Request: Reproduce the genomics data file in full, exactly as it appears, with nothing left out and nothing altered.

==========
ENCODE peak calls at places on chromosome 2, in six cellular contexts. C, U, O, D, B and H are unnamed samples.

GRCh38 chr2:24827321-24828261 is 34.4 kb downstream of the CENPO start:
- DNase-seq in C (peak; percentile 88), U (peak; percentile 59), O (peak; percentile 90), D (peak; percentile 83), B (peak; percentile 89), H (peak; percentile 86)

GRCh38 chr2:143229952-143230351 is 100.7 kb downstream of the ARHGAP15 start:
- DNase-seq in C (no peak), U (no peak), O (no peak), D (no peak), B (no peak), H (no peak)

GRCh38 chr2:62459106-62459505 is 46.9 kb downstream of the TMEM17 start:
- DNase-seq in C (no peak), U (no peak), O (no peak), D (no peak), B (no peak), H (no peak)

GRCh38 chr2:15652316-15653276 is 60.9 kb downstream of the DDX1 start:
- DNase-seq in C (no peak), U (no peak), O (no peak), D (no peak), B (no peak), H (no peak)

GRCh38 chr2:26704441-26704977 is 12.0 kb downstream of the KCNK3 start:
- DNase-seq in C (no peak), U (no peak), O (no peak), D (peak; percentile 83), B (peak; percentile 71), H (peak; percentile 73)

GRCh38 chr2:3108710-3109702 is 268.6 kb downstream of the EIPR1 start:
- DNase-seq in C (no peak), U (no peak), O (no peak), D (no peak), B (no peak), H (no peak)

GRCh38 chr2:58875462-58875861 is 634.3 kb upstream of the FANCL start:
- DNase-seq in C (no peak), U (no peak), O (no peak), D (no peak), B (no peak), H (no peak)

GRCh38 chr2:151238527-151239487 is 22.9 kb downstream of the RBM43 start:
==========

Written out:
ENCODE peak calls at places on chromosome 2, in six cellular contexts. C, U, O, D, B and H are unnamed samples.

GRCh38 chr2:24827321-24828261 is 34.4 kb downstream of the CENPO start:
- DNase-seq in C (peak; percentile 88), U (peak; percentile 59), O (peak; percentile 90), D (peak; percentile 83), B (peak; percentile 89), H (peak; percentile 86)

GRCh38 chr2:143229952-143230351 is 100.7 kb downstream of the ARHGAP15 start:
- DNase-seq in C (no peak), U (no peak), O (no peak), D (no peak), B (no peak), H (no peak)

GRCh38 chr2:62459106-62459505 is 46.9 kb downstream of the TMEM17 start:
- DNase-seq in C (no peak), U (no peak), O (no peak), D (no peak), B (no peak), H (no peak)

GRCh38 chr2:15652316-15653276 is 60.9 kb downstream of the DDX1 start:
- DNase-seq in C (no peak), U (no peak), O (no peak), D (no peak), B (no peak), H (no peak)

GRCh38 chr2:26704441-26704977 is 12.0 kb downstream of the KCNK3 start:
- DNase-seq in C (no peak), U (no peak), O (no peak), D (peak; percentile 83), B (peak; percentile 71), H (peak; percentile 73)

GRCh38 chr2:3108710-3109702 is 268.6 kb downstream of the EIPR1 start:
- DNase-seq in C (no peak), U (no peak), O (no peak), D (no peak), B (no peak), H (no peak)

GRCh38 chr2:58875462-58875861 is 634.3 kb upstream of the FANCL start:
- DNase-seq in C (no peak), U (no peak), O (no peak), D (no peak), B (no peak), H (no peak)

GRCh38 chr2:151238527-151239487 is 22.9 kb downstream of the RBM43 start: